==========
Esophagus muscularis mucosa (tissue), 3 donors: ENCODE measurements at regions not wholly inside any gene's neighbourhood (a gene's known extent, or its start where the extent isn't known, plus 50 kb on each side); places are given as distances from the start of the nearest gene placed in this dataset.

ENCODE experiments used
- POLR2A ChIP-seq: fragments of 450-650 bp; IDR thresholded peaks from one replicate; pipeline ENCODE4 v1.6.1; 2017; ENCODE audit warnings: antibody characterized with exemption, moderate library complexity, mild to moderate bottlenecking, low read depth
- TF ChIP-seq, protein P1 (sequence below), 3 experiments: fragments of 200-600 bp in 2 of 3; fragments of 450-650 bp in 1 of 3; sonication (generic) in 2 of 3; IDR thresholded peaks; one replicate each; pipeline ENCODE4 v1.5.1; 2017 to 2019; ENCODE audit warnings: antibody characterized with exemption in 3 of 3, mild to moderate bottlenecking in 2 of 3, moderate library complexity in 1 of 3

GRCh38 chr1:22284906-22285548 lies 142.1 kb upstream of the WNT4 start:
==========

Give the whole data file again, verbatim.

Esophagus muscularis mucosa (tissue), 3 donors: ENCODE measurements at regions not wholly inside any gene's neighbourhood (a gene's known extent, or its start where the extent isn't known, plus 50 kb on each side); places are given as distances from the start of the nearest gene placed in this dataset.

ENCODE experiments used
- POLR2A ChIP-seq: fragments of 450-650 bp; IDR thresholded peaks from one replicate; pipeline ENCODE4 v1.6.1; 2017; ENCODE audit warnings: antibody characterized with exemption, moderate library complexity, mild to moderate bottlenecking, low read depth
- TF ChIP-seq, protein P1 (sequence below), 3 experiments: fragments of 200-600 bp in 2 of 3; fragments of 450-650 bp in 1 of 3; sonication (generic) in 2 of 3; IDR thresholded peaks; one replicate each; pipeline ENCODE4 v1.5.1; 2017 to 2019; ENCODE audit warnings: antibody characterized with exemption in 3 of 3, mild to moderate bottlenecking in 2 of 3, moderate library complexity in 1 of 3

GRCh38 chr1:22284906-22285548 lies 142.1 kb upstream of the WNT4 start: